If you would like to print the recipe without all the pictures please click Download Apricot-Almond Chutney

 

Golden acorn logo!!! copy

Apricot-Almond Chutney

Source: Adapted from Chef Stephen Pyles, Star Canyon, Dallas, Texas

 

Servings: 12

Preparation time: 10 minutes, plus 1 hour soaking wood chips if smoking

Cooking time: 35 minutes, plus 30 minutes if smoking

 

Ingredients:

11 ounces dried apricots, diced 1 1/2 cup (if at all possible smoke them - optional)

1 small onion, thinly sliced or chopped (if at all possible smoke it - optional)

1  1/4 cup water

1 cup red wine vinegar

1 cup brown sugar

2 cloves garlic, chopped

1 teaspoon fresh ginger (peeled and diced very finely)

1 fresh ripe pear (peeled, cored, and diced into small pieces)

1/4 teaspoon salt

2 tablespoons chopped cilantro (add at end)

1/2 cup blanched sliced almonds, toasted and coarsely chopped (add at end)

 

Instructions:

Optional smoking
Optional smoking- lower heat
  1. Optional smoking, place your apricots and onion in a pie tin with holes poked in the bottom to
    Smoking apricots after a BBQ.  Roll wood chips in aluminum foil.
    Smoking apricots after a BBQ. Roll wood chips in aluminum foil.
    allow the smoke to pass through and put it on the grill. Soak any flavor of wood chips (I used hickory wood chips) in cold water for at least an hour, and then roll them on a sheet of aluminum foil with multiple larger holes poked in the foil and put to the side of low charcoals on the bottom of the grill. I like to smoke ingredients after a BBQ so the coals will be manageable.  Just be sure to lower heat. Smoke the dried apricots and onion for 20-30 minutes.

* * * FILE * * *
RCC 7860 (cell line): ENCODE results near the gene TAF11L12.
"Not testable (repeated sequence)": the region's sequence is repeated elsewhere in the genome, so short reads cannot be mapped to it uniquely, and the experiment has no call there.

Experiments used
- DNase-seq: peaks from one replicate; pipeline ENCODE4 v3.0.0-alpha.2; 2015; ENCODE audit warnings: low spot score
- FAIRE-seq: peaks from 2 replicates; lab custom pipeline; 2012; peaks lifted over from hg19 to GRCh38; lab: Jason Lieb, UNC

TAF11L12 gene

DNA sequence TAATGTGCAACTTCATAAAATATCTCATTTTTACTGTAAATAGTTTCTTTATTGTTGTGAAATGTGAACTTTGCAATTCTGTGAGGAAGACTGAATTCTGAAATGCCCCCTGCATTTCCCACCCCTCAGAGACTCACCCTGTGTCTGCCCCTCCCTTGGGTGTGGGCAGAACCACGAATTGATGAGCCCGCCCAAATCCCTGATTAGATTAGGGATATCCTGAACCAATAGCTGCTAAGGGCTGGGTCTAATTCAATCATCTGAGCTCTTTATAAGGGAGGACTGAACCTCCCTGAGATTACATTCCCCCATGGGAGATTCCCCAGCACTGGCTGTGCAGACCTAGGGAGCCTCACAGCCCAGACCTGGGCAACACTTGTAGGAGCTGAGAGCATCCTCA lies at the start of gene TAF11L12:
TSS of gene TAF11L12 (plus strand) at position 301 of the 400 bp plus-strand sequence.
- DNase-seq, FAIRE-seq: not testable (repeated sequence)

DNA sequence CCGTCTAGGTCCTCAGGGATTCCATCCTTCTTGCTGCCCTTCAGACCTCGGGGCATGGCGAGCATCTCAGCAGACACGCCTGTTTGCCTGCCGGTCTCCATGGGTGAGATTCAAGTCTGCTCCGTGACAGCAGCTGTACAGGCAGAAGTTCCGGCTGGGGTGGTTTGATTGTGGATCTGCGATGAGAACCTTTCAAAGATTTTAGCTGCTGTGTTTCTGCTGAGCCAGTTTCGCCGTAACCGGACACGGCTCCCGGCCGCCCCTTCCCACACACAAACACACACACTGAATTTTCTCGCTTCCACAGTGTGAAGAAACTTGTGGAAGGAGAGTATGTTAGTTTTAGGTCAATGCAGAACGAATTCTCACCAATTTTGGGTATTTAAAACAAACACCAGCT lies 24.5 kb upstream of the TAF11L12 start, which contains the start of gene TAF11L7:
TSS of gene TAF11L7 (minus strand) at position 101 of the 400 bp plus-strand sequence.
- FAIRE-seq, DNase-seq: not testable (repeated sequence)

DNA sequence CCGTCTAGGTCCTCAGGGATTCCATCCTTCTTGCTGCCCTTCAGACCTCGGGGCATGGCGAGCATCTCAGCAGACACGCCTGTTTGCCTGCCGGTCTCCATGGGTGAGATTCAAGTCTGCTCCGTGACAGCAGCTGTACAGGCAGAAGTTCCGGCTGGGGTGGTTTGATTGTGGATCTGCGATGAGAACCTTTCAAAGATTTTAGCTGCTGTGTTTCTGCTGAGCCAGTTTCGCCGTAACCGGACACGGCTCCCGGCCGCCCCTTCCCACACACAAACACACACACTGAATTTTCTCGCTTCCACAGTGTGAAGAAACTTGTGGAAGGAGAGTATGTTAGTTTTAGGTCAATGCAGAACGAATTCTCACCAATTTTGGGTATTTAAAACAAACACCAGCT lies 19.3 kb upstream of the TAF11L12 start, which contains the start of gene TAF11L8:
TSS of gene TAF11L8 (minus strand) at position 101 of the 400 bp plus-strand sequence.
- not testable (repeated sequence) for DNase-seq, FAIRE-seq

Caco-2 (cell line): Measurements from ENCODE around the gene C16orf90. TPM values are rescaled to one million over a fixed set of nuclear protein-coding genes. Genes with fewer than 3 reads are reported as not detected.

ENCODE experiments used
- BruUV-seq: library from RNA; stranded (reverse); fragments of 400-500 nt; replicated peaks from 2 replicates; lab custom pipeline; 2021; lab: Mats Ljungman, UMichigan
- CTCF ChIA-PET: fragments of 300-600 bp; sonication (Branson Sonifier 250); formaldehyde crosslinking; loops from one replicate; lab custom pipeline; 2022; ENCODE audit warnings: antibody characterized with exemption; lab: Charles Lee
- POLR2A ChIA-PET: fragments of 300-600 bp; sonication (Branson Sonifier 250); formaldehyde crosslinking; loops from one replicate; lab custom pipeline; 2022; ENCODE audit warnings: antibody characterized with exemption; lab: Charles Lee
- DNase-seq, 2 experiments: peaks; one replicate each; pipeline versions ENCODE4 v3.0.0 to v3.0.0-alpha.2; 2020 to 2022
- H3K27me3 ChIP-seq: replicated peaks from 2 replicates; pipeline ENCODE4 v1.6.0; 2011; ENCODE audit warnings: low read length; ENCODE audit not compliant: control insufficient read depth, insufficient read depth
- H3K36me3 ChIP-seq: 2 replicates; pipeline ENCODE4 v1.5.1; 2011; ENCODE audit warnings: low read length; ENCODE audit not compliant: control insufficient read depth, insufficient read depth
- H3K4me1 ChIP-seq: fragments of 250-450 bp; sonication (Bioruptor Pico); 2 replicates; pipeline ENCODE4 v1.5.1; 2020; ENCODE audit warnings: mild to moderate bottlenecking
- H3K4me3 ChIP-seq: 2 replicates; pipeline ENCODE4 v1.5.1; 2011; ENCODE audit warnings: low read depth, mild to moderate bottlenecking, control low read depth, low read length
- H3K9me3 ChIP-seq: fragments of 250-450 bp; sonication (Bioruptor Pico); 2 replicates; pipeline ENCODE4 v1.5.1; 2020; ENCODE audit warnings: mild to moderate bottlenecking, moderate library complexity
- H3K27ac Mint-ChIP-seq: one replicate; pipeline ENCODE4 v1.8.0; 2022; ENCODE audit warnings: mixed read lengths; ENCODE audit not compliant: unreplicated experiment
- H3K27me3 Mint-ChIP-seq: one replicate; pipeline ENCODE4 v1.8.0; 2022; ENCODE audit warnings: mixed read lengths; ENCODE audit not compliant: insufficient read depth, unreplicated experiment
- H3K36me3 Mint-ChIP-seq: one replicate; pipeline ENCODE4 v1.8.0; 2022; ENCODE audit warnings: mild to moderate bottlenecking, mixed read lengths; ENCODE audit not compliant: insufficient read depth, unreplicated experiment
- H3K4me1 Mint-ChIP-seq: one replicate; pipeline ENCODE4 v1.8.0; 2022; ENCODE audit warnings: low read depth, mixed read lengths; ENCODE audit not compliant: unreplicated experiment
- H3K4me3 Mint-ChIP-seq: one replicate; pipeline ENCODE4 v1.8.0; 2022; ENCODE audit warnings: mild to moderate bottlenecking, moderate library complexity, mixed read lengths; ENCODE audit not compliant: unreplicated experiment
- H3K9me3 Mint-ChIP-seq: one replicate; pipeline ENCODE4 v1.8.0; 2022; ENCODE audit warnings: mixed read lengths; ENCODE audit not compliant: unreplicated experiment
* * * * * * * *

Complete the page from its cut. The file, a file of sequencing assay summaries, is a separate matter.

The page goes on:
2. After smoking, Bring apricots and water to a boil in a small saucepan over Medium-High heat. Boil about 3 minutes, stirring occasionally until apricots soften and 2 tablespoons liquid remain.
  3. Add remaining ingredients, except almonds and cilantro to the pan. Bring to a boil; reduce heat to low and simmer 30 minutes, stirring occasionally.
  4. Meanwhile, lightly toast your almonds on a cookie sheet in a 350˚ degree oven for 3-4 minutes (watching all the while like a hawk). When slightly brown remove almonds quickly from heat.
  5. After simmering mixture, remove from heat and stir in almonds and cilantro. Serve as an accompaniment to sliced pork, beef roasts or poultry (especially if smoked). Extra chutney may be safely stored, covered, in the refrigerator for two weeks, or freeze.

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The Jam Scientist

Alternatives to Canned Cranberry Relish

Kick the cranberry sauce in the tin can to the side. I never like it anyway. Here are few of my favorite alternatives...

To see the second post about alternatives to tin can cranberry sauce, click Apricot-Almond Chutney.

 

Author: Fresh Cranberry Orange Relish from Ocean Spray®

Fresh Cranberry Orange Relish
Fresh Cranberry Orange Relish

Ingredients:

1 unpeeled orange, cut into eighths and seeded
1 12-ounce package cranberries, rinsed and drained
3/4-1 cup sugar

Directions:

Place half the cranberries and half the orange slices in food processor container. Process until mixture is evenly chopped. Transfer to a bowl. Repeat with remaining cranberries and orange slices. Stir in sugar. Store in refrigerator or freezer.

Makes about 3 cups.

NOTE: May also be prepared in a food grinder.

 

I think I will go a little English this year and also add a conserve to the table:

Tart Honeycrisp Apple Cranberry/Cherry Conserve (click for recipe)

Tart Honeycrisp Apple Cranberry/Cherry Conserve - Just in time for the holidays
Tart Honeycrisp Apple Cranberry/Cherry Conserve - Just in time for the holidays


Cranberries have a rather strong flavor for children's sensitive tastes. This one is kid friendly, but does introduce a sophisticated combination: